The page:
Behind the White Curtain: Whistler Snowmaking

Behind the White Curtain: Whistler Snowmaking

“Look at it this way,” explains Pat Labrosse. “It’s like if a farmer could plant a magic crop then come back in four hours and the fields are waist high. On a cold night you can really see the progress happening, and it’s very satisfying.”


MITCHELL WINTON/COAST PHOTO

Pat is the Senior Supervisor of Snowmaking Operations for Whistler Mountain, Heather Dufty holds the same title for Blackcomb. And as the temperatures drop this time of year their 34-member ops crew will be working 24-hours a day to assist Mother Nature as she dresses North America’s number one ski resort in her finest white ball gown. But there are plenty of choices to be made as to what goes where.

“Providing the temperature and relative humidity are cooperating we have the ability to make five grades of snow,” Heather says. “5 is slop and 1 is nice dry, man-made pow. This time of year are making at least a 3, not too wet but once it is pushed out over the run it cures harder, almost like a cap over the run. Then as we get closer to opening day we make a drier nicer product for skiing on.”

That solid “cap” is one of the reasons Whistler Blackcomb’s base will last so late into the spring and this time of year Heather and Pat are constantly watching the weather in order to adjust where and when the snow guns can fire up. “We are maximizing every big of cold we can and preparing as much as possible,” Pat says. “Constantly monitoring the forecast and scheduling teams. When you get a window you want to be set up and ready.”

Snowmakers operate in two-person teams and work twelve hour shifts around the clock. With 280 snow guns in their fleet Whistler Blackcomb has the capability to make snow from the glacier right to the valley bottom. Of course working with that much vertical presents unique challenges as well.


LEFT: MITCHELL WINTON/COAST PHOTO.  RIGHT: FEET BANKS PHOTO

“A cloud can roll in and push up against the mountain and change the temperature or relative humidity,” Heather says. “We operate off a wet-bulb temperature reading, not a dry bulb like standard thermometers. So if humidy is low enough we can make snow in postivie temperatures. For example, with a dry temperature of plus 3 and a realtive humidity of 13% the wetbulb is actually -3. Our job is to chase the weather from the glacier to the valley and ensure each gun is making the snow we want. It can be a rabbit hole of snow and atmospheric science.”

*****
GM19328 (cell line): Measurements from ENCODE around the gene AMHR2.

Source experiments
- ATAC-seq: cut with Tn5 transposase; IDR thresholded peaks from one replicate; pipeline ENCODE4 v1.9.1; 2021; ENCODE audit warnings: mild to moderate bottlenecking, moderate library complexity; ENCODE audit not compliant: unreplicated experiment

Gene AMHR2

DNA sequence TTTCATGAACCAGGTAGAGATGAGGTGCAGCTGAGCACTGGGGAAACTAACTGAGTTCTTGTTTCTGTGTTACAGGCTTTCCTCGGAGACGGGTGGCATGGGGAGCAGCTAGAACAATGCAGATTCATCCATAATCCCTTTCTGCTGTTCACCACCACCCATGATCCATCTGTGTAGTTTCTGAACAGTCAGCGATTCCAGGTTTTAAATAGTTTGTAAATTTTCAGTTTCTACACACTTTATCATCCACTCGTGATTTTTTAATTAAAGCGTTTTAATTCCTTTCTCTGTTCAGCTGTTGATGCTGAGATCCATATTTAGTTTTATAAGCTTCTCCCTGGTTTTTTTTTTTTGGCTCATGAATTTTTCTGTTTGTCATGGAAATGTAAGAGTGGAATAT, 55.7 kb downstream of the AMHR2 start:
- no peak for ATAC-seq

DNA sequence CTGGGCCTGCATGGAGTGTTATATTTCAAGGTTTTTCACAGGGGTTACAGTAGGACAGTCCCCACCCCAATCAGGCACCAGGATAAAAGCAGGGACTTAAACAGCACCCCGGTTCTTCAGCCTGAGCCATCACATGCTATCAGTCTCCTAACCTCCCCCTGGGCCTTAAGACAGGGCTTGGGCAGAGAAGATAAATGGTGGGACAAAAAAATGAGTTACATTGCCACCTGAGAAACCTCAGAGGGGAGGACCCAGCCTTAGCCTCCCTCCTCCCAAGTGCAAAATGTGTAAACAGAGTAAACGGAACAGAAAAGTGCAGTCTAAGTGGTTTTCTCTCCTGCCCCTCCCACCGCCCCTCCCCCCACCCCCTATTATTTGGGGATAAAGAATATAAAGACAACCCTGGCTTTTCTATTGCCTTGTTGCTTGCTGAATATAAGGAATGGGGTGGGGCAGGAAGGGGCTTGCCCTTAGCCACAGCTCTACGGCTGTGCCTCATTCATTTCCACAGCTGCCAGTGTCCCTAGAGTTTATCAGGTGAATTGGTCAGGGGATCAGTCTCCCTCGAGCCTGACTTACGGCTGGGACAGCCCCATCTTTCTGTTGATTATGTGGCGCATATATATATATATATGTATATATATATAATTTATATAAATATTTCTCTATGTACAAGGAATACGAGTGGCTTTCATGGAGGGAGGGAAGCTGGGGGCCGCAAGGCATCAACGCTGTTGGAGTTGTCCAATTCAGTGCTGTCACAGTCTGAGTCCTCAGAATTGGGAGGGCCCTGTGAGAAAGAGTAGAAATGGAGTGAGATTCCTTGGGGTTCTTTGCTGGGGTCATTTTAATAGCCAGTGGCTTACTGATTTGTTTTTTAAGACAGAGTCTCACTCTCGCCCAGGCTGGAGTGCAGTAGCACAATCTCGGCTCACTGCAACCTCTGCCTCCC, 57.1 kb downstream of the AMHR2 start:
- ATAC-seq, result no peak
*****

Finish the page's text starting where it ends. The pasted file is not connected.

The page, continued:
The ideal snowmaking conditions would be around -12° C with low humidity. Snow guns on Whistler Mountain are more spread out and Blackcomb has more automated guns that can be operated from a central computer in the valley, but both Heather and Pat stress the importance of boots on the ground.  “Stuff freezes up,” Pat says. “Or if there is a power outage the snow stops but the water doesn’t. You need people up there; the mountains can always throw curveballs. And if our job goes unnoticed by the guests that means we are doing it right.”

In lean snow years the Whistler locals certainly notice (and applaud) the snowmaking efforts, and Whistler and Blackcomb crews do have a friendly rivalry to see who can get runs to the valley open the earliest. There is a unique camaraderie that builds among snowmakers as they watch their mountain get whiter with each passing shift.

“It’s amazing just to be out on the mountain on a cold night,” Heather says. “Sunrises, sunsets, communicating just with headlamps and hand signals; everything is quiet and empty and dark…”

Teams travel by snowmobile at night and ski or board to each gun in the day. They carry temperature and humidity measurement devices and can be responsible for 30-80 guns at a time. It’s physical work and much of the job involves unburying or “daylighting” the water hoses and electrical so they don’t get lost in the pow, manmade or natural.

“We’re out here to support Mother Nature, not replace her,” Pat says.

“If it is going to dump 20-40 cm overnight we might not work,” Heather agrees. “On a big storm system we might coil or strip the hoses and let it snow. The rest of the time, it’s just nice to be on the mountain, out amongst it and creating a product that brings a lot of people a lot of joy. ”


MITCHELL WINTON/COAST PHOTO

On an average year, Whistler Blackcomb snowmaking team turns create 650 to 900 acres of one foot deep snow. That’s a lot of joy to go around.

Come taste that wintery joy yourself. Everything you need is at Whistler.com

Feet Banks

Feet Banks

Feet Banks moved to Whistler at age 12 so his parents could live the dream and ski as much as possible. He ended up living it too. After leaving home Feet did a few good stints in warmer climates and 4 years of writing school before returning to the mountains to make ski movies, hammer out a journalism career and avoid the 9-5 lifestyle as long as possible. He’s been a hay farmer, a hole digger, a magazine editor and has a jump named after him on Blackcomb Mountain, Feet’s Air. It’s tiny.

COMMENTS